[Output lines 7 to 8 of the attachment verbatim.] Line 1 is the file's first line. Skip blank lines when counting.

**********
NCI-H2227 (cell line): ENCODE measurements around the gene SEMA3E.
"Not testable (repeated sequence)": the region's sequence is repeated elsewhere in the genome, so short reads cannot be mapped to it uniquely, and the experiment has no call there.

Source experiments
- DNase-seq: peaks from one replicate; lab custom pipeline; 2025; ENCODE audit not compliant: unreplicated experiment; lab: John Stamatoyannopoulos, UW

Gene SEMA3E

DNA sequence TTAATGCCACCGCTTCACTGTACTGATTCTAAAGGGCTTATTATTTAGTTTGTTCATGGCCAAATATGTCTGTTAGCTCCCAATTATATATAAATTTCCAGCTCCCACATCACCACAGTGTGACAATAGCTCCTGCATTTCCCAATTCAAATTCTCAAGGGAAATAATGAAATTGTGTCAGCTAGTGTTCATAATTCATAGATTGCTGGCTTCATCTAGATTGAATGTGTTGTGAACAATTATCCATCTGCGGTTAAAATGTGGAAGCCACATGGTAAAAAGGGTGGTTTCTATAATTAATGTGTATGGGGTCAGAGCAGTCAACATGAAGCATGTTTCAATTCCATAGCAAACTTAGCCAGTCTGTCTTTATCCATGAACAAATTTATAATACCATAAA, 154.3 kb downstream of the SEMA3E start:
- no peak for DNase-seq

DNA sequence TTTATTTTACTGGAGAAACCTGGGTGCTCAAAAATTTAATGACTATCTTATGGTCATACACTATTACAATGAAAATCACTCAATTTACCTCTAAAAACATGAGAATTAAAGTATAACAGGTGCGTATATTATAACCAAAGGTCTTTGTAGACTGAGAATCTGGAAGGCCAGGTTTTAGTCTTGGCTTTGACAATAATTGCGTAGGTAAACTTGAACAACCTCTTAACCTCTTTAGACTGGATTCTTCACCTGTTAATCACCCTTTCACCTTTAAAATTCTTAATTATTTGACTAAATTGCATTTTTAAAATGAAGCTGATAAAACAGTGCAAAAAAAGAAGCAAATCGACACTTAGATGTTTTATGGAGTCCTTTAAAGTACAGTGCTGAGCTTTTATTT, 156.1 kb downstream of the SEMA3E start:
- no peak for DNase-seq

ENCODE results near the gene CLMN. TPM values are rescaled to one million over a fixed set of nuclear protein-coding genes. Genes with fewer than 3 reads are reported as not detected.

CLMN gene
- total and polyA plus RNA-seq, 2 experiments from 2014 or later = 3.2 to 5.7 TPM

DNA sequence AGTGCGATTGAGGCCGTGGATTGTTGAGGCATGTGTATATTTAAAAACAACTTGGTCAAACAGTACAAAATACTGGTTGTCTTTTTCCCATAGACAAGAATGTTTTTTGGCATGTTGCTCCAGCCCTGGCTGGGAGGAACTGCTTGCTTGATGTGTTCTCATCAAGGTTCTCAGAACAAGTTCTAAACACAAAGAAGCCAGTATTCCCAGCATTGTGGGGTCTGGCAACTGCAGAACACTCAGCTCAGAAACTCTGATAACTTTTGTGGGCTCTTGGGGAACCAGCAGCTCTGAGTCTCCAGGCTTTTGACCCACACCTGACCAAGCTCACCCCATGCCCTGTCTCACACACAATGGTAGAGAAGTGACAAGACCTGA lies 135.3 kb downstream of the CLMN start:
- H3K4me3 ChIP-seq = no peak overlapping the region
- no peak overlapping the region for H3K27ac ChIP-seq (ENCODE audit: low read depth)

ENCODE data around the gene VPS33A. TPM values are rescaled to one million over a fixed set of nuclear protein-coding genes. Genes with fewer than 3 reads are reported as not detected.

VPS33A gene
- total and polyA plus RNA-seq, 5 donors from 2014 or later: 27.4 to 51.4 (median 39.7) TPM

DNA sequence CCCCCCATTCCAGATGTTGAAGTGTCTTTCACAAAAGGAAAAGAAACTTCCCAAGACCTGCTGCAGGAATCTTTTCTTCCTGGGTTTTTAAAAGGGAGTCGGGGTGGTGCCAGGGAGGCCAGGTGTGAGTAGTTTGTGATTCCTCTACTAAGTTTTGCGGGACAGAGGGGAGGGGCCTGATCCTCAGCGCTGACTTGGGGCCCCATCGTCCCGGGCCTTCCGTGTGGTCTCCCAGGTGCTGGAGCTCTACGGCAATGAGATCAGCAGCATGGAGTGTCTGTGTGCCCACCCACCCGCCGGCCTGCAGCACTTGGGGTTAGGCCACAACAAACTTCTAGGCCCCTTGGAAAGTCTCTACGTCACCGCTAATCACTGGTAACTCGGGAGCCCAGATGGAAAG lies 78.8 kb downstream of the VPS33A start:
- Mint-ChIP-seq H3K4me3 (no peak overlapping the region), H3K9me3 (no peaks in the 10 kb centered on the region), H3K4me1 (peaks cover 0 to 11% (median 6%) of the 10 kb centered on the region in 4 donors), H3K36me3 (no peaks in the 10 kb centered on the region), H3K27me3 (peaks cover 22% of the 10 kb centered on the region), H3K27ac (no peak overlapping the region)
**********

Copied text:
- no peak for DNase-seq

DNA sequence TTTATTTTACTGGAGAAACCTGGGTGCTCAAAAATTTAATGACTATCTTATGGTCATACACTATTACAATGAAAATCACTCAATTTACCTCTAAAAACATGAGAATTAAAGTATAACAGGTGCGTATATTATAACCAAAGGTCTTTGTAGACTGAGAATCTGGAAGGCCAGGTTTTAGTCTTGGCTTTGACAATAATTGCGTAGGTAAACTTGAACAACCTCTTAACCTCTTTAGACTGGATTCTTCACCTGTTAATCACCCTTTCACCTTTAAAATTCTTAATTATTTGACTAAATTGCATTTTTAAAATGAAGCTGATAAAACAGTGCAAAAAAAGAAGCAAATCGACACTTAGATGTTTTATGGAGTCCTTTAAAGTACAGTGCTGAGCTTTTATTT, 156.1 kb downstream of the SEMA3E start: